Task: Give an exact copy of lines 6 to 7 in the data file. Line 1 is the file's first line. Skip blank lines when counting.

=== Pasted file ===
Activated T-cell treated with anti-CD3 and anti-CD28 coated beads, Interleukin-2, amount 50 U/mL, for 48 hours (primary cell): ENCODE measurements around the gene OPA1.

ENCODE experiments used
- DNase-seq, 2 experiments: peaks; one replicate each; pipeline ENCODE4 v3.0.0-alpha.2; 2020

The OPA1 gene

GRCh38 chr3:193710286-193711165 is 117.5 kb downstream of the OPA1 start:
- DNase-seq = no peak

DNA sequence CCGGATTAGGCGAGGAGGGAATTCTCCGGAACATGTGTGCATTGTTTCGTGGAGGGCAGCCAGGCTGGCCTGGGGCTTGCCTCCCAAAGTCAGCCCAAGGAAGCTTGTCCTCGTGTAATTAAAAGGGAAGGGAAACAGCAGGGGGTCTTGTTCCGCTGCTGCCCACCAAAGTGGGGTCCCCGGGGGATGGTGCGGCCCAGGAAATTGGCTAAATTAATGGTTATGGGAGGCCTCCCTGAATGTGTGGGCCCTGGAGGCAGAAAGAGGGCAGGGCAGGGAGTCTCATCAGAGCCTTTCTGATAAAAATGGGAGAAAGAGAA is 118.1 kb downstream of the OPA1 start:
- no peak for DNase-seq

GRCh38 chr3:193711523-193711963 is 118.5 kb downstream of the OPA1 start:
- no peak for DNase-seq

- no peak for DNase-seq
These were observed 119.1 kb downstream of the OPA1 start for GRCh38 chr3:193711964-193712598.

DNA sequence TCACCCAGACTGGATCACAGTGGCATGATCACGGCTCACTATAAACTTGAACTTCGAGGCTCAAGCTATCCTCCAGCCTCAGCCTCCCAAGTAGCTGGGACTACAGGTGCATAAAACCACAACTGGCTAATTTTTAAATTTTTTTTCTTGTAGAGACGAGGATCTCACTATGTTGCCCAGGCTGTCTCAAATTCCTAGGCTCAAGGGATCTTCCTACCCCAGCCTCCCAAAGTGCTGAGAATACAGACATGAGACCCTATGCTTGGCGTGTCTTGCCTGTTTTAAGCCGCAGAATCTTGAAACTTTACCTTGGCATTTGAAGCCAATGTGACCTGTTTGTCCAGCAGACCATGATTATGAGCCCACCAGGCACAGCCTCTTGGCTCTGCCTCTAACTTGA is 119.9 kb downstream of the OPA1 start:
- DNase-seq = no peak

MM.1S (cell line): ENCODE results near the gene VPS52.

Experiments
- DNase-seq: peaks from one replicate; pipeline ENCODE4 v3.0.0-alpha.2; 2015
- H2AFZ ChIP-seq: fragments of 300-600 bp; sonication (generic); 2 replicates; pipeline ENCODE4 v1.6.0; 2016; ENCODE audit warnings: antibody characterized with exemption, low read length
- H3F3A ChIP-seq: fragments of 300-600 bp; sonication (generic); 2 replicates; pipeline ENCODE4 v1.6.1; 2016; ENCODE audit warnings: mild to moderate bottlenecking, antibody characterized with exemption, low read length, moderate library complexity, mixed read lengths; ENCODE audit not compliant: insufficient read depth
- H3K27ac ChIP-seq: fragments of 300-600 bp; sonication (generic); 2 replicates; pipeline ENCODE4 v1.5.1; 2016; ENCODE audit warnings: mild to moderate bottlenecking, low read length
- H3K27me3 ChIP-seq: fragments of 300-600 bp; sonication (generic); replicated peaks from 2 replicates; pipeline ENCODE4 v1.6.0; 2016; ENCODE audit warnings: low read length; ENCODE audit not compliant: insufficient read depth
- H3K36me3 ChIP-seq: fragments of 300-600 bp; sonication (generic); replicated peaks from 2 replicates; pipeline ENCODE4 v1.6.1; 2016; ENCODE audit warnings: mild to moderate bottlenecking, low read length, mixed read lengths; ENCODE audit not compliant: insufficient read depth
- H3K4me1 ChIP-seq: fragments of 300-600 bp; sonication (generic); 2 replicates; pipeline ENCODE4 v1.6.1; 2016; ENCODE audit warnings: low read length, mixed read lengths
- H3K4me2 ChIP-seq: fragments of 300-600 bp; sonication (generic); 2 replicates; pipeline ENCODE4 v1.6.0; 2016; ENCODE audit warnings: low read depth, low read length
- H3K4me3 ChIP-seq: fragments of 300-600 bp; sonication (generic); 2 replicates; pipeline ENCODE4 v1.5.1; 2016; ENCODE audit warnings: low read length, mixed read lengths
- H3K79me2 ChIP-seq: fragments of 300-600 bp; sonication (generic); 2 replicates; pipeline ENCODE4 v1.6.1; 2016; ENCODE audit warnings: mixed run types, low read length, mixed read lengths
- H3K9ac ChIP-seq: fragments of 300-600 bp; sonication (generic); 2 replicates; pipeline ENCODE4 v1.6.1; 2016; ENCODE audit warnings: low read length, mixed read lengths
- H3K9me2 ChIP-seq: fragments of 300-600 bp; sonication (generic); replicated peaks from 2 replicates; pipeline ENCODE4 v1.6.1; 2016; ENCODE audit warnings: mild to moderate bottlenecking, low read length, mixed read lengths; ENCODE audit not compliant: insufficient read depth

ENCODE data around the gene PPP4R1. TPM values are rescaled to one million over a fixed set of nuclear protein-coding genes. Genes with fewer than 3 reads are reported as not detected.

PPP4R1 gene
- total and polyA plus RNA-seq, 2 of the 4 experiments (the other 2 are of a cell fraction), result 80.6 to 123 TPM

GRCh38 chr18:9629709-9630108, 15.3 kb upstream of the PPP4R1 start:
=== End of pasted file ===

- DNase-seq = no peak

DNA sequence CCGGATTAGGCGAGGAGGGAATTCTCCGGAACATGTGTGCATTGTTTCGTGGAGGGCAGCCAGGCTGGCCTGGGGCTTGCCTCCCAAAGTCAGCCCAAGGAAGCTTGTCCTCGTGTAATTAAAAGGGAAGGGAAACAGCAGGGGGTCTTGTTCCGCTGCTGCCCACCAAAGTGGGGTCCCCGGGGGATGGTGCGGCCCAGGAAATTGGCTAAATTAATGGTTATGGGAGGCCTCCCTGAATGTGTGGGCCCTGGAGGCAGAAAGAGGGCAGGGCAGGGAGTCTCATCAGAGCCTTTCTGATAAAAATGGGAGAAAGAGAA is 118.1 kb downstream of the OPA1 start: